- Telepathic handling
- Comfortable ride
- Not a bad engine pick
- Classic style...
- ...but not very imaginative
- Many, expensive options
- No back seat
features & specs
The 2017 Porsche 911 is a toe into the waters of modernity with a base turbo engine that gets good fuel economy. Don't be fooled; it's every bit the super car it always has been.
The 2017 Porsche 911 marks one of the most significant changes for the sports car in recent history, but you may not know much by looking at it from the exterior.
The same teardrop shape remains, same Coke-bottle curves. But under the hood (which is in the back, by the way) is a 3.0-liter turbocharged flat-6 as standard. Yup, there are turbo 911s, then there are turbo Turbo 911s.
Our 7.8 overall rating reflects our feeling for the Porsche 911's superlative performance and great features. Predictably, a car that's looked relatively the same since the 1960s won't win many beauty pageants and it's not the most comfortable long-distance cruiser, but no one is perfect, right? (Read more about how we rate cars.)
This year, the big news is the arrival of the 911 GTS. With its blacked-out look, extra power, and lowered suspension, it's a 911 Carrera S with everything you really want.
Styling and performance
The details on the 911 read wider and lower this time around. Horizontal elements outside the car help make the 911 look wider and meaner, punctuated by a new set of taillights borrowed from the incoming Panamera. The interior looks the same: classic, and great—in any color you like.
The aforementioned engines are the headline. A turbo-6 is the base engine and produces 370 horsepower and can rocket the car up to 60 mph in 4.0 seconds. More potent 420-hp Carrera S models do the same sprint in 3.7 seconds, and Turbo S models—the mountaintop of 911 spec hunters—with 580 hp make the dash in 2.8 seconds. The new-for-2017 911 GTS slots in with a Goldilocks-like 450 hp with the suspension and brake upgrades to match.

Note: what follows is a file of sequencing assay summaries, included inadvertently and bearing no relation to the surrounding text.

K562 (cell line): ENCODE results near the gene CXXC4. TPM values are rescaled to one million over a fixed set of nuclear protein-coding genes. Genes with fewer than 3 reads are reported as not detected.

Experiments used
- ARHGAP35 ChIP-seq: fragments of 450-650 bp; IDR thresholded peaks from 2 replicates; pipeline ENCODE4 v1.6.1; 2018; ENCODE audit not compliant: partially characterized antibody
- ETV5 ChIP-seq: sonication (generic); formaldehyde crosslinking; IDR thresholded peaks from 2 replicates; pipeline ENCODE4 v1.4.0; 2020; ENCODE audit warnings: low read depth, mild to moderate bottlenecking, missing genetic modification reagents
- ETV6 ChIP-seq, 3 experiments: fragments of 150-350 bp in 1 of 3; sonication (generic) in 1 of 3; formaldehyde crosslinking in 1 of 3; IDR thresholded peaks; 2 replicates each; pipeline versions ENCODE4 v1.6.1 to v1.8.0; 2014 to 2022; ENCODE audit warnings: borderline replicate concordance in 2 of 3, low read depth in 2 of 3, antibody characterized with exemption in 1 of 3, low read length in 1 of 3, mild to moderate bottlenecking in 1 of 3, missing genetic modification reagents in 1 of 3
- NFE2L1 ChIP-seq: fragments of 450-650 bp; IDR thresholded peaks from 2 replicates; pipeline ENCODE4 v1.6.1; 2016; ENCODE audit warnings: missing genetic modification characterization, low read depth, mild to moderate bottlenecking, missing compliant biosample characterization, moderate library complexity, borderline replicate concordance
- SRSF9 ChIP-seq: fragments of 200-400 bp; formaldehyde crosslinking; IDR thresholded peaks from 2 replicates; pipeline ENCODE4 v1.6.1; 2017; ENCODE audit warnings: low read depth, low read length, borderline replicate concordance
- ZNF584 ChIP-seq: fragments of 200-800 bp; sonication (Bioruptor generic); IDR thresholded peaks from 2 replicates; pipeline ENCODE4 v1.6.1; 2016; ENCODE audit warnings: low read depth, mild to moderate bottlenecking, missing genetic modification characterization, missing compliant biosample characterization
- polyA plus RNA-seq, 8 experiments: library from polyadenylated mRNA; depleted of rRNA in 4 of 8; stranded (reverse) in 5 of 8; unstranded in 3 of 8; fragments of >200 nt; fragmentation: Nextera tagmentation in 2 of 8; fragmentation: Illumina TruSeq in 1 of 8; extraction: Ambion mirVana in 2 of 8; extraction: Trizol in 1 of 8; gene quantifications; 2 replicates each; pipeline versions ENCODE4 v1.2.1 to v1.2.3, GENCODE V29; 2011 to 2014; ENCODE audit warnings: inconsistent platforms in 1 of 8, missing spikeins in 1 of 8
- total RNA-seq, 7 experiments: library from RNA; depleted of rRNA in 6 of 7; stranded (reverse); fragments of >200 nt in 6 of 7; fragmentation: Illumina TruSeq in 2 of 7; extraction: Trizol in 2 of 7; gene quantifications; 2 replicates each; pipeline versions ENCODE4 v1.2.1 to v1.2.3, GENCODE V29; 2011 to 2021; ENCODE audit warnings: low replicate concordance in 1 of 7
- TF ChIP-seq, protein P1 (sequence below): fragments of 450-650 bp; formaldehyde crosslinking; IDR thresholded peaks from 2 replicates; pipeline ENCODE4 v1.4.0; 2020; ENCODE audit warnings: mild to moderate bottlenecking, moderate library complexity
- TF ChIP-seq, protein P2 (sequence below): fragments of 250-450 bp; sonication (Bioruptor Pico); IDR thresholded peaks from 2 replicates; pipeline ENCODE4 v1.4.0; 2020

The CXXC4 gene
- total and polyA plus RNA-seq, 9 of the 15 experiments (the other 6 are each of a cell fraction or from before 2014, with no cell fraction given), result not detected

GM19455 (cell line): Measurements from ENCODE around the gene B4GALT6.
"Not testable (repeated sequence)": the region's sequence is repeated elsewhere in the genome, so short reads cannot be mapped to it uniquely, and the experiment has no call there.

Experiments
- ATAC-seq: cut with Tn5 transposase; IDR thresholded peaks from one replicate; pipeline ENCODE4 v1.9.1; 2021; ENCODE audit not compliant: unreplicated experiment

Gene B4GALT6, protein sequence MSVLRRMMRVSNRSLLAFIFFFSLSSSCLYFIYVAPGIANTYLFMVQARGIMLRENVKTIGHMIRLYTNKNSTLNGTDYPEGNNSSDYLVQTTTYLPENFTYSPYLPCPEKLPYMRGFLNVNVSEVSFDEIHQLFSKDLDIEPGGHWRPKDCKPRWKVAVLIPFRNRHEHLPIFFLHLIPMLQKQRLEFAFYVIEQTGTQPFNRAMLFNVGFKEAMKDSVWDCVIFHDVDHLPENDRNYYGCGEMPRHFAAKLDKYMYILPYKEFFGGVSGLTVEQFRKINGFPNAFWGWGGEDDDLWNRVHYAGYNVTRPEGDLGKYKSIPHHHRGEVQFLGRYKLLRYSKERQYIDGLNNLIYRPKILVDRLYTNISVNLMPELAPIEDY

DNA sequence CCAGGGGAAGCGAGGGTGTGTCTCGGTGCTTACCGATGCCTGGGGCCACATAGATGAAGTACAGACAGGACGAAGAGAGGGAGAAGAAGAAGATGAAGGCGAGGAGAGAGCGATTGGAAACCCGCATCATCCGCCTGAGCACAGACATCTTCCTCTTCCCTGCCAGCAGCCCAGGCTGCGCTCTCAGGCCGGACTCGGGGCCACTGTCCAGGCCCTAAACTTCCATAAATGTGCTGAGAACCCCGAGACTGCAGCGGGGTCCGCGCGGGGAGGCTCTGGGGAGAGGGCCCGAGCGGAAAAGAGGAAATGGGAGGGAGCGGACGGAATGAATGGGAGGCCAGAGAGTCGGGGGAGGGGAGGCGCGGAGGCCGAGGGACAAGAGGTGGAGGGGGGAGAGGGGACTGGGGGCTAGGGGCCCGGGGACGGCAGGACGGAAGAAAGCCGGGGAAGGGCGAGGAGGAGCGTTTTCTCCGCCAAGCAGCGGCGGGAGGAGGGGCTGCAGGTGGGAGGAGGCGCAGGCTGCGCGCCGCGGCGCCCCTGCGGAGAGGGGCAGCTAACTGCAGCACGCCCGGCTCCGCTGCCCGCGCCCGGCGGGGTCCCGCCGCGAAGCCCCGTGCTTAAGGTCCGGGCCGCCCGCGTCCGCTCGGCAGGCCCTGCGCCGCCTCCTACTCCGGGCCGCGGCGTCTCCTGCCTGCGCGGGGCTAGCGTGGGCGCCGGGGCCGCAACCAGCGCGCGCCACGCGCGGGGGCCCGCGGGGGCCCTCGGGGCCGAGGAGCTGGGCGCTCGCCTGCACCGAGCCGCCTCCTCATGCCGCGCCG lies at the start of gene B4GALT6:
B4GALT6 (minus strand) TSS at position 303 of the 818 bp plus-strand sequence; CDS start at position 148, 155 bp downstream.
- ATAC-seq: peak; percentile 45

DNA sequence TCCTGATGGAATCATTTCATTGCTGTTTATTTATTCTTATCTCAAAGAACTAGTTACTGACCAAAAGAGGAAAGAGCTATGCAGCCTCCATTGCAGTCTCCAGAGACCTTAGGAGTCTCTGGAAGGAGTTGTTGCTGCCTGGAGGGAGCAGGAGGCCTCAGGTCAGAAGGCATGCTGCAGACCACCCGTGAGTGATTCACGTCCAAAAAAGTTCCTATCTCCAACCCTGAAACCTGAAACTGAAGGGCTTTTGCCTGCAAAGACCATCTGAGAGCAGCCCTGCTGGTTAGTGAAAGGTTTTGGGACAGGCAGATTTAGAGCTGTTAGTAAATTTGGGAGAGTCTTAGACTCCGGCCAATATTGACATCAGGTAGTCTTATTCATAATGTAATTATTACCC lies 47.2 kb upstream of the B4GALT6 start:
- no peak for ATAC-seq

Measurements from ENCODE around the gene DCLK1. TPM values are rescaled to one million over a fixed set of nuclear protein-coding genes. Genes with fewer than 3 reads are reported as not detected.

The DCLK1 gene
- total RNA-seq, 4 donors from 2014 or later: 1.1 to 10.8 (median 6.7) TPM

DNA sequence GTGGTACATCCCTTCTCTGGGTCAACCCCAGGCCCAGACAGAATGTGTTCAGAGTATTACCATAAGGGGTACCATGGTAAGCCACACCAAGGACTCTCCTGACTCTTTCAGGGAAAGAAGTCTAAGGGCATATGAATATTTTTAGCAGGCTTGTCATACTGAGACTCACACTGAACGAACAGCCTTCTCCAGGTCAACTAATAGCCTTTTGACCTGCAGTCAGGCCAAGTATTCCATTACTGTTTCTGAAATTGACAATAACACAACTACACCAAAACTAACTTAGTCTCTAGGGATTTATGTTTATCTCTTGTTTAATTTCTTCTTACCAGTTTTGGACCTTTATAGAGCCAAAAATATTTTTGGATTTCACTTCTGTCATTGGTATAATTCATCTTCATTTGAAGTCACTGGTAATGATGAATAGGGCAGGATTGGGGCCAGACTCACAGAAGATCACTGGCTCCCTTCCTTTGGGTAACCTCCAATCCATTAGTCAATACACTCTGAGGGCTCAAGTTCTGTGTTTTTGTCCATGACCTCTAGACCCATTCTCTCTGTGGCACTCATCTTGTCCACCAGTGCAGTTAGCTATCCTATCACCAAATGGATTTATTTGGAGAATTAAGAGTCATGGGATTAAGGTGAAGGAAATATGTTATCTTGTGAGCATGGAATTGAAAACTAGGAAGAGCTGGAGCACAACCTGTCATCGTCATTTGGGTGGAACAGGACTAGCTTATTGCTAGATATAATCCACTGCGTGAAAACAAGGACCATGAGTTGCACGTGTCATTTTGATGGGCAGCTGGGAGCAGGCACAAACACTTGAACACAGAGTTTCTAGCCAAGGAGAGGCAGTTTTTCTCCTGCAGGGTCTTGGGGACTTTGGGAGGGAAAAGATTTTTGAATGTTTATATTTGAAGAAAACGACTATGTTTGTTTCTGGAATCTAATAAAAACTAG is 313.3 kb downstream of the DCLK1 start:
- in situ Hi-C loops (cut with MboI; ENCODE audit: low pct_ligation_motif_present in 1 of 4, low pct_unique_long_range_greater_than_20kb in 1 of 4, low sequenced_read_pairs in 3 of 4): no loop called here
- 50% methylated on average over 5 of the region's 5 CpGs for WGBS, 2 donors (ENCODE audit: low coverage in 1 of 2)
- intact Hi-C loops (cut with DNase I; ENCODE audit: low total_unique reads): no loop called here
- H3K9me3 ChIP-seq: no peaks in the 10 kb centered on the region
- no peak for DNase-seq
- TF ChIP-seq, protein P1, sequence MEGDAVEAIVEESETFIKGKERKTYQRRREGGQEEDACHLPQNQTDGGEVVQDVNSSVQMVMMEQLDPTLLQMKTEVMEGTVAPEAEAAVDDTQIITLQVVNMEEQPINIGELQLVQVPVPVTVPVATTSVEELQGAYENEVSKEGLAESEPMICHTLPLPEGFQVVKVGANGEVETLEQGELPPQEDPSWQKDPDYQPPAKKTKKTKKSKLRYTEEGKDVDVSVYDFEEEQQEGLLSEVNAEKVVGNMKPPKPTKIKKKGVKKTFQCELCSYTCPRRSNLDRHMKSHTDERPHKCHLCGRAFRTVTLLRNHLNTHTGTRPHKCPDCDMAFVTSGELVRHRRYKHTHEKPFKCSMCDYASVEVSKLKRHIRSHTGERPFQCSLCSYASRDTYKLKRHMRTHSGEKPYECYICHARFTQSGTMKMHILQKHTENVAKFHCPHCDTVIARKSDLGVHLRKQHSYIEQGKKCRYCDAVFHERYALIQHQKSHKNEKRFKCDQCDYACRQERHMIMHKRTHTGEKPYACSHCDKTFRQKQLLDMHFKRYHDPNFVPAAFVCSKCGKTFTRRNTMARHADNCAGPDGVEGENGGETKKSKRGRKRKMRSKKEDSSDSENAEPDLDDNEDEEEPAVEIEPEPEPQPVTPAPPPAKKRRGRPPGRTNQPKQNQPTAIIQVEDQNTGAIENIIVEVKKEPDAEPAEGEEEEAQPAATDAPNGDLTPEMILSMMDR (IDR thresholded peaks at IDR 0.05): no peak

The base 911 is rated at 30 mpg highway and 25 mpg combined, which is impressive for a performance machine. Most 911 models hover around 20 mpg combined, including the 911 Turbo super cars.
The engines are only half the story. The other half is told by the 911's amazing chassis and ride, its ability to shrink around the driver, and its stop on a dime. Of course, none of these things come cheaply, but even base models are more sports car than many mortals will ever approach.
If we can offer some wisdom: all the power under the hood should be corralled by equally impressive brakes. Ceramic composite pinchers cost a pretty penny (nearly $9,000) but are a must for 911 owners with dreams of taking their car to the track. Confidence in the brake pedal is hard to put a price on, especially in a six-figure ride.
Comfort, safety, and features
The 911 is fit for a king, queen, or both, just not more than that please. The front seats are comfortable and supportive, able to take a long drive and soak up the miles. Even long-legged drivers will find enough room behind the wheel, assuming you take the rear seats at face value: they may as well be painted on. When folded down, the rear seats become an addendum to the 911's up-front storage "frunk," and two people for a weekend should have no problem hauling clothes and supplies.